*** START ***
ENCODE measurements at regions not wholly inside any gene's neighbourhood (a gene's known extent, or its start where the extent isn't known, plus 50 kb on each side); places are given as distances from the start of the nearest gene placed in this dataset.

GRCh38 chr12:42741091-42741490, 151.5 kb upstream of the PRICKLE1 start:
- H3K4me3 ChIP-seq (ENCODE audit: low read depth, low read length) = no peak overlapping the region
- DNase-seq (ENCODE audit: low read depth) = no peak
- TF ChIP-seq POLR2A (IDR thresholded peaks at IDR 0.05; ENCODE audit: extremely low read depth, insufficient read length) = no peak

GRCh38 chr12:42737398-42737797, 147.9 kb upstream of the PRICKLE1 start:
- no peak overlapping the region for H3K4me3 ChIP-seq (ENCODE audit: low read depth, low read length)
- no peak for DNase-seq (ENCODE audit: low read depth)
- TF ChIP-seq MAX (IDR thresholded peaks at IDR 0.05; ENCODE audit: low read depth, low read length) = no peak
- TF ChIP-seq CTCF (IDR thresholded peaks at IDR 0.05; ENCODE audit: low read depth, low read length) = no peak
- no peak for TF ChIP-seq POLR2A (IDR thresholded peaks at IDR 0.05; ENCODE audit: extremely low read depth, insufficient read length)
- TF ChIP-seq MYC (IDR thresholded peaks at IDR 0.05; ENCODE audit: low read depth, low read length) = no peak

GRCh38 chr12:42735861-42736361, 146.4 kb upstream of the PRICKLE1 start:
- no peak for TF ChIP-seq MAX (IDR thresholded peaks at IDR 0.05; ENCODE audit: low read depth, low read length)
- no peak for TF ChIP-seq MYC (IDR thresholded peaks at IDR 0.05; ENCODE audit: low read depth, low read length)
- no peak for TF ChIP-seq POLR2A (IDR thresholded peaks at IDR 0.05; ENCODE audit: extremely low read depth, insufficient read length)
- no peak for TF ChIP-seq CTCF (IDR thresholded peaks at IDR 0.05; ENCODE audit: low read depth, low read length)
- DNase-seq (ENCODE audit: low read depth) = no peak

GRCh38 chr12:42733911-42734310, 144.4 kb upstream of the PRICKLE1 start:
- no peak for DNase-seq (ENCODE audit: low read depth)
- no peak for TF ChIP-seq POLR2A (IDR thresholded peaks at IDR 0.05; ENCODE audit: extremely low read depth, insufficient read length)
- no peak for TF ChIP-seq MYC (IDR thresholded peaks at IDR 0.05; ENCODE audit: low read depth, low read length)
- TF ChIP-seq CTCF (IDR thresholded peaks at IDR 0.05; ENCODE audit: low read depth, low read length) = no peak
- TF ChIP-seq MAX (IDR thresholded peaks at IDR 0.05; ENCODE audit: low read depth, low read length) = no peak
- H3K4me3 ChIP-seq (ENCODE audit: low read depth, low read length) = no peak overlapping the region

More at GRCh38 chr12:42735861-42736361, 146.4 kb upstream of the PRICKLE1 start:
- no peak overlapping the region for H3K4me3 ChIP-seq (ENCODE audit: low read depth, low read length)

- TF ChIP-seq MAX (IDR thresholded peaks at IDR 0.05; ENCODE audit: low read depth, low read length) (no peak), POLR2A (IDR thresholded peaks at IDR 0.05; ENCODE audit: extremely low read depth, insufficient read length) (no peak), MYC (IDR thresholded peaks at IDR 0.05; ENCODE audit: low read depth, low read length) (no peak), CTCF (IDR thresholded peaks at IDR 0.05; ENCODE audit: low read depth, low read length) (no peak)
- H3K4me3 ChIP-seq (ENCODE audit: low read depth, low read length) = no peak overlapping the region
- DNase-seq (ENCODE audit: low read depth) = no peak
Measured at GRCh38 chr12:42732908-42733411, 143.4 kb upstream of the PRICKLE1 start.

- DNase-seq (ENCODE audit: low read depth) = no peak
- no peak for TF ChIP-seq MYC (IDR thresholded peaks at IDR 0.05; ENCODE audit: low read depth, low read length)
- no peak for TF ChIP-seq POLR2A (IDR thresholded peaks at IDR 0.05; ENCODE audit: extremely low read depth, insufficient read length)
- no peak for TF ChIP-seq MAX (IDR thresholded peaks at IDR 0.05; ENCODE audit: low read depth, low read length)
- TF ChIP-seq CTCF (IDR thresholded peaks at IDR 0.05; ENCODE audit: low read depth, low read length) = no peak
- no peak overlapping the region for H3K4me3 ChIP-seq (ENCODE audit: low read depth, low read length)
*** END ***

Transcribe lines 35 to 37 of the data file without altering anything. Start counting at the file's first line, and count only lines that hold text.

- no peak for TF ChIP-seq MAX (IDR thresholded peaks at IDR 0.05; ENCODE audit: low read depth, low read length)
- TF ChIP-seq CTCF (IDR thresholded peaks at IDR 0.05; ENCODE audit: low read depth, low read length) = no peak
- no peak overlapping the region for H3K4me3 ChIP-seq (ENCODE audit: low read depth, low read length)